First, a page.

On an unrelated note over the weekend we did encounter some southern racism that TOTALLY shocked us. It was said "I wouldn't allow my [white] child to marry a black person because they would have tanned babies". WHAT??? Words fail me.

Friday, 23 November 2007


We are currently in the middle of a 4 day long weekend to celebrate Thanksgiving. In fact today is Black Friday, the biggest shopping day of the year. Yesterday we spent helping to put up Ava's Christmas present, a swing set which both Ava and Lucy loved playing on. Last night we were invited to a thanksgiving feast at Gary & Mary's and we had a fantastic time with their family and Grammy Lou & Poppy. The food was awesome so I am going to detail it out. We started with acorn pumpkin soup (butternut pumpkin) with apple and onion (Lucy devoured this), followed by spinach, cranberry and pecan salad, followed by main course - roast turkey with gravy, mashed potatoes, sweet potatoes with pecans and brown sugar, asparagus with garlic butter and slivered almonds, homemade stuffing, and cranberry jelly. Dessert followed with chocolate cream pie, pumpkin pie, ferrero rochers and gerwertztraminer (brought back from Aus). Lucy enjoyed running around in the backyard playing in the autumn leaves with Elsie and Noah. She is wearing her new dress and boots and looked very gorgeous. Of course Andrew ate too much and felt sick when we got home! Despite this we all enjoyed our second thanksgiving in the US.

Thursday, 22 November 2007


We have been lamenting the lack of authentic Chinese restauarants around here so Andrew very much enjoyed going to Lots back in Sydney. We have pretty much given up on Chinese cuisine so last night we decided to check out Indochine - a Vietnamese and Thai restuarant. And it was GREAT! It's not a chain, it charges higher prices (like all good Thai restuarants) and it has a very unique decor including an outdoor courtyard with pagoda (and wooden monkey). We very much enjoyed the chicken dumplings, moo goo gai pan and bun-thit nuong followed up with chilled lychees (on ice) and mango with sticky rice and coconut sauce. Lucy couldn't keep still but managed to enjoy herself especially as the waitress brought her a special monkey plate to eat off. Andrew doesn't like going to Thai restauarants as many menu items contain shrimp and although this was the case at Indochine there were still enough options for him to choose from. I could tell he really liked Indochine when we were ordering dessert as he ordered another lot of chicken dumplings to go. We will be returning soon.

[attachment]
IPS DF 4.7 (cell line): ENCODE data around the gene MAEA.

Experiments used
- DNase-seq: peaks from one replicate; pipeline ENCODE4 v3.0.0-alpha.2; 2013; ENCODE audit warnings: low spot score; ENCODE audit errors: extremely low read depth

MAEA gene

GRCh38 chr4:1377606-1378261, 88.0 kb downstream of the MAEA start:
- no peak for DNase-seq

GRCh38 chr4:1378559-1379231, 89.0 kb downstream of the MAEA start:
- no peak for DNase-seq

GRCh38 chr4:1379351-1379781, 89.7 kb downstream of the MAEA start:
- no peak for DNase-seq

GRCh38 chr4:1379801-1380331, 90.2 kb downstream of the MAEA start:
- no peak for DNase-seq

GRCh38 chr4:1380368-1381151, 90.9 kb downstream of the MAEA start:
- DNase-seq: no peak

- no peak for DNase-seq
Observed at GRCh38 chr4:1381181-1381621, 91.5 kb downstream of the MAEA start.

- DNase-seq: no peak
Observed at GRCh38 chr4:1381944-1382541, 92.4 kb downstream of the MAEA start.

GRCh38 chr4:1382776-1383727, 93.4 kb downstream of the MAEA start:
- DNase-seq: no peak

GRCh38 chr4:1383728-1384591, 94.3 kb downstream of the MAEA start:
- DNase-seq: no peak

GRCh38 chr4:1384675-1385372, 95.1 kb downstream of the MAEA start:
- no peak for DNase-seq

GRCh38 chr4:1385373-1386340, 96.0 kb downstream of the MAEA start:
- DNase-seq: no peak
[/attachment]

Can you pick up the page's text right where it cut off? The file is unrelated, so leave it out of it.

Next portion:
Wednesday, 21 November 2007

Autumn leaves

Everyone around has been telling us that we won't experience fall here in Wilmington. Summer bumps along nicely and then suddenly its winter. But I beg to differ as we've noticed many trees that have turned yellow and red before they start to lose their leaves. We have three trees in our yard turning red (the other 35 pine trees remain their usual green selves) and they look spectacular. Lucy is a little disappointed that there are not many leaves to crunch but she is making do with the available supply.

The other exciting part of the photo is that you can see part of our new fence. On this right side of the house there is a walk gate and a car gate. I can't express in words how good it feels to have this finished so that Lucy is now safe!

Tuesday, 20 November 2007

Product of the week - Easy pumpkin pie mix

Thanksgiving is nearly upon us. It is a fun holiday because it is just about getting together with family and friends and eating a lot. No presents, no trick or treating, and no stress (unless you wake up on Thanksgiving morning and the turkey is still frozen!) The supermarket is jam packed with cans of pumpkin pie mix so I thought I would whip up a pie. All I needed to do was stir the can of pumpkin pie mix with some evaporated milk and eggs. Pour the combined mixture into a pre-made pie crust and whack it in the oven for a while. So easy and surprisingly good. Andrew was really reticent to try it as he couldn't get over the thought that pumpkin is a vegetable. But eventual he tried it and liked it. Bring on Thursday...